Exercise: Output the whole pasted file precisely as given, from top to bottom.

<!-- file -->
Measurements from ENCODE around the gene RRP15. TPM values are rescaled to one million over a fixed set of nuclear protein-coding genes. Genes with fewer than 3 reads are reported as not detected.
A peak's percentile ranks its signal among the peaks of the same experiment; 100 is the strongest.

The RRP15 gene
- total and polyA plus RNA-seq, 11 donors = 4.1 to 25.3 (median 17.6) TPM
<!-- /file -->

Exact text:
Measurements from ENCODE around the gene RRP15. TPM values are rescaled to one million over a fixed set of nuclear protein-coding genes. Genes with fewer than 3 reads are reported as not detected.
A peak's percentile ranks its signal among the peaks of the same experiment; 100 is the strongest.

The RRP15 gene
- total and polyA plus RNA-seq, 11 donors = 4.1 to 25.3 (median 17.6) TPM